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Commodity trading fraud – an increasing problem

An often overlooked consequence of conflict is an increase in commodities trading fraud. Commentators have identified this as a result of the Russia/Ukraine war and, with the Hamas/Israel war, the scene is set for an even greater impact.

The commodities trade is an industry all of its own. Fundamentally, it has remained unchanged for over a quarter of a century, often bucking the trend for increased process automation. Machines are passed over for experts, and paper still favoured over IT systems. Operations frequently span continents and the values involved are large. A very attractive combination for fraudsters.

In a recent FT article, Baptiste Audren, chief revenue officer at Komgo, a leading trade finance platform, stated that “If western banks no longer finance Russian oil and gas business, then more lending is channelled into other industries and larger companies… When there’s more banks fighting for business, then there’s more potential for fraud.”  In short, the opportunities for fraudsters become greater.

Mr Audren’s comments make a lot of sense to us.

So too does the financial impact. Despite the current conflicts, commodity prices have, and are predicted to remain, ostensibly stable. Regarding the Hamas/Israel war, the World Bank have however recently posited that “the outlook for commodity prices would darken quickly if the conflict were to escalate”.

It is no surprise then that we have increasingly seen criminals targeting the industry, and no let up in claims arising.

Such claims come in many guises. Losses, as mentioned, can be substantial, affected parties varied, and circumstances complex. Most cases however have one thing in common – the need for detailed, yet understandable, quantum calculations. This is where we at ASL specialise.

Typically, in such cases, there can be two parties that suffer the loss.

1. The buyer or commodity trader:

The end customer or commodity trader sustains the loss, having suffered either a physical theft of goods en route from the supplier, or, having purchased goods not meeting the predetermined standard and carrying an appreciably lower value than that paid.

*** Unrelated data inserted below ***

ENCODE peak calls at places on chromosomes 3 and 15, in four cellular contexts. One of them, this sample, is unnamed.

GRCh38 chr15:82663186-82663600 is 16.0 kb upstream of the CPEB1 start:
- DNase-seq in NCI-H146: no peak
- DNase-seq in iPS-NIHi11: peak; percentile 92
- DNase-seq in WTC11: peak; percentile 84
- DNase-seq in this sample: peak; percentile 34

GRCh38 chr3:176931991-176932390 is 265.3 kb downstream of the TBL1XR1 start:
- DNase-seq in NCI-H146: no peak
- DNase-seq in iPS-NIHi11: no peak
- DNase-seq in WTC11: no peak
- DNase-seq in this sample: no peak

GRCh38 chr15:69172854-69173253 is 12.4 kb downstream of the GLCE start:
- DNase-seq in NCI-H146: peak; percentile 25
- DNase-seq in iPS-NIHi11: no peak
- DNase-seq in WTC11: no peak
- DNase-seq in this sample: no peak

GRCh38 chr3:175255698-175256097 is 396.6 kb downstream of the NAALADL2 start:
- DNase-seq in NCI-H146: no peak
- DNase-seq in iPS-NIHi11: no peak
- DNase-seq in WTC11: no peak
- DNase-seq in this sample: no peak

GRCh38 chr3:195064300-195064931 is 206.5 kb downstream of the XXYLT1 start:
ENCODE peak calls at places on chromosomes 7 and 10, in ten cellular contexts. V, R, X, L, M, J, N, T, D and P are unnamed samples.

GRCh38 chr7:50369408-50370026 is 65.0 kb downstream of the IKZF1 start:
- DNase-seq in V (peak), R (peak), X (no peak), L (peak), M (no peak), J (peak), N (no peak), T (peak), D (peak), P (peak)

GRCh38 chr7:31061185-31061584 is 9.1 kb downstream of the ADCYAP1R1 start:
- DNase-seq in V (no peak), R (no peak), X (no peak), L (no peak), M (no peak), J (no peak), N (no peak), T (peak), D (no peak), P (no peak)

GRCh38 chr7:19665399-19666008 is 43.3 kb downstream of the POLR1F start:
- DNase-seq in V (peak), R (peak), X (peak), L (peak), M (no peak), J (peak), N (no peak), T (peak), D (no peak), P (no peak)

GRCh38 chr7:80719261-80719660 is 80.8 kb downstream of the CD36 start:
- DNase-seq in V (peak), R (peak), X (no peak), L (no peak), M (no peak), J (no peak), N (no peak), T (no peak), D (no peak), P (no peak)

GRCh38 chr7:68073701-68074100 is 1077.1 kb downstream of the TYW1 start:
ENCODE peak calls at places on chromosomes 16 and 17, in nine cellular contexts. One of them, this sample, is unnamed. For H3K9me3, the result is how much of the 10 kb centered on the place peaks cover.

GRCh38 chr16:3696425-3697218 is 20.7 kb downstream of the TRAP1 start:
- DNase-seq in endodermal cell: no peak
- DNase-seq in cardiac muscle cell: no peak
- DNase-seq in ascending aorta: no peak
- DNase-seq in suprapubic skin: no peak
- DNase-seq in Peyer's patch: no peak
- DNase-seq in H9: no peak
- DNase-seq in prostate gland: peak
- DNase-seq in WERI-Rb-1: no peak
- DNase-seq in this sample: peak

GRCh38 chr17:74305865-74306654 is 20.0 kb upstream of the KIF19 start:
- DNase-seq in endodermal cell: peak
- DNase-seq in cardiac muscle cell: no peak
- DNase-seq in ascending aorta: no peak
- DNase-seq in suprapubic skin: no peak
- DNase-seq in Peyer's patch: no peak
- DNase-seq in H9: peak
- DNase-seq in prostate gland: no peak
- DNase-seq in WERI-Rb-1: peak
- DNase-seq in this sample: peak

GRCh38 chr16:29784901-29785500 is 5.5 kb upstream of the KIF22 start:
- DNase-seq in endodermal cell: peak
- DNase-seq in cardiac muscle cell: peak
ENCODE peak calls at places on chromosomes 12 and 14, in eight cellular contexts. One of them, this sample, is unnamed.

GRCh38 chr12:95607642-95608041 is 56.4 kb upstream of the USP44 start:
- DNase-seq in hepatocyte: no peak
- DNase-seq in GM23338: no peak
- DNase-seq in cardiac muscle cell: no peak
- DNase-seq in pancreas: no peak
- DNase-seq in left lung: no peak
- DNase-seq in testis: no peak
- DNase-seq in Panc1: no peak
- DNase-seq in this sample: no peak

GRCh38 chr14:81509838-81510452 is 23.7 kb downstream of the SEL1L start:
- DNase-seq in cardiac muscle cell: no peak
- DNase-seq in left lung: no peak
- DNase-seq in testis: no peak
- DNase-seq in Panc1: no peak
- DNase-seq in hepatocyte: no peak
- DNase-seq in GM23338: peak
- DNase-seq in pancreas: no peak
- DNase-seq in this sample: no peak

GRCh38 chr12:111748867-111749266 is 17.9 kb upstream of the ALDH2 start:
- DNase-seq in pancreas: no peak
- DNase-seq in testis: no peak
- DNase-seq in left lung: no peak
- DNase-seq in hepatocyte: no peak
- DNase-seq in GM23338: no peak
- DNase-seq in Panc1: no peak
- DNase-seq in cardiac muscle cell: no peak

2. The asset finance provider:

Particularly where transaction values are higher, a short-term lending facility is often required to facilitate the purchase and sale of the commodities. Geographical distance, language barriers, and currency changes often make such funding arrangements complex. In our experience, and unfortunately, fraudsters can take advantage of this complexity – no matter the due diligence of the lender. The supplier, trader or end customer, can cause loss by drawing on the granted credit facility and running.

We have found, especially recently, that the geography of these frauds has spread to all corners of the planet.

A tailored approach is required for each and every commodity loss. Each transaction is different, and care must be taken to appreciate the detail. Factors often seemingly peripheral to quantum can have a highly material impact on the final indemnity. Our chartered accountants have the breadth of knowledge to consider such factors when calculating quantum. Examples of recent issues we have seen, which are best investigated by experienced accountancy professionals, include:

  • Intra-group transfer pricing
  • Goods and services taxes
  • Foreign exchange movements
  • Residual value received in substandard goods purchased
  • Varying points of purchase and sale
  • Fluctuations in interest and exchange rates.

Even veterans of the industry have been surprised by the scale and complexity of such fraud . Glencore and Trafigura have suffered well-publicised frauds, costing them over $500mn, which were only possible as a result of collusion between staff and suppliers.  With fraudsters circumventing ever increasing layers of control, these frauds are not only hard to prevent but also to quantify, especially when they have been able to operate for extended periods.

The impact of worldwide unrest has reverberations in every sector, and the full extent of recent developments perhaps remains to be felt by the commodities trade. We will keep you updated on claims trends that we see evolving.


Further reading:

Conflict in Middle East Could Bring ‘Dual Shock’ to Global Commodity Markets (

Metals industry grapples with fraud wave (

November 2023
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